UPDATE: Detroit’s Big Three Ask Staffers to Work at Home
The option of working at home if you can is now worldwide policy at General Motors, Ford and Fiat Chrysler Automobiles.
The practice, intended to slow the spread of the coronavirus, is rapidly being adopted throughout the business world.
Earlier today GM CEO Mary Barra told employees worldwide that they should work remotely if possible, beginning Monday. Those who can’t—product developers, customer care and contact center staff, for example—must adapt to new work schedules that accommodate additional disinfecting activity.
In a brief statement, Ford says that “much” of its global workforce should begin doing their jobs remotely on Monday. The obvious exception: production workers who must operate from company facilities.
FCA CEO Mike Manley issued a similar but more detailed directive last night in a letter to office workers. Both companies indicate that their stay-home policies will remain in effect indefinitely.
“Clearly we are now moving beyond regional hotspots and into planning for how this will impact every area of our business across the world,” Manley says.
FCA, which calls the option “Smart Working,” notes that the practice already has been adopted at its offices in Italy and Asia. The plan, which is being implemented on a department-by-department basis, allows a mix of at-home and in-office work.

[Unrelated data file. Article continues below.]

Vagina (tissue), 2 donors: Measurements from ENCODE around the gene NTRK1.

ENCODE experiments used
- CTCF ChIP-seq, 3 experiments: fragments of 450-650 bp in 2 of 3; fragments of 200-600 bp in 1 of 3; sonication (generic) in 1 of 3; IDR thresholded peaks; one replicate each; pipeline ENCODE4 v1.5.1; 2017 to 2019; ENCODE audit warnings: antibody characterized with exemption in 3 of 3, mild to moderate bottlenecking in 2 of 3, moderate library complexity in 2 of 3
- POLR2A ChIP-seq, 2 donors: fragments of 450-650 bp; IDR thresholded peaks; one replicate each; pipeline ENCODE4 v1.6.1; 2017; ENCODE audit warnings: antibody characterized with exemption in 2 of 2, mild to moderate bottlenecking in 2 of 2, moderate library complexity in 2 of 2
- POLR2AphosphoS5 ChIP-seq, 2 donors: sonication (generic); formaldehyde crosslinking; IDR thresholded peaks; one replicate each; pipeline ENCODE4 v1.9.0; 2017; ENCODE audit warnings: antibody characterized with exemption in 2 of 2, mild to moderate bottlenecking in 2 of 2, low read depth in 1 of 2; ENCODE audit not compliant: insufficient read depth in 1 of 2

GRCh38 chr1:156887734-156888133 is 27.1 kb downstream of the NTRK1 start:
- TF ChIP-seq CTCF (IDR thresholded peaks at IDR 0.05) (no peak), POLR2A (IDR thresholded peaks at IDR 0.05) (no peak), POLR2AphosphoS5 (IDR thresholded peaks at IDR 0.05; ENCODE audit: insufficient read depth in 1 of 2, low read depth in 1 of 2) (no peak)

Rethinking the Plant Floor
FCA also is reconfiguring some factory operations to create more space between employee work stations. The idea was spawned by advice from health officials that staying at least six feet away from others can reduce the spread of the virus.
Manley’s letter spells out several other steps FCA is taking until further notice:
- postponing or canceling most company events and large gatherings
- halting FCA’s participation in auto shows and sponsorships of commercial events
- banning all non-critical business travel
- imposing strict rules about allowing external visitors at FCA facilities
Manley says he will issue weekly updates about FCA’s evolving response to the crisis.
The new policies are an attempt by the carmakers to take action before an epidemic breaks out and throttles their operations.
So far, Ford and GM report no confirmed cases of COVID-19, the disease caused by the coronavirus, at their U.S. facilities.
Yesterday FCA said that one hourly worker at its transmission plant in Kokomo, Ind., tested positive for the disease. The company has sanitized the entire plant and put some of the employee’s coworkers under home quarantine.
Earlier this week FCA said it might shut down come component plants in Italy to help contain the virus. On March 9 the country, the world’s second-largest virus hotspots after China, began nationwide quarantine until at least April 3.
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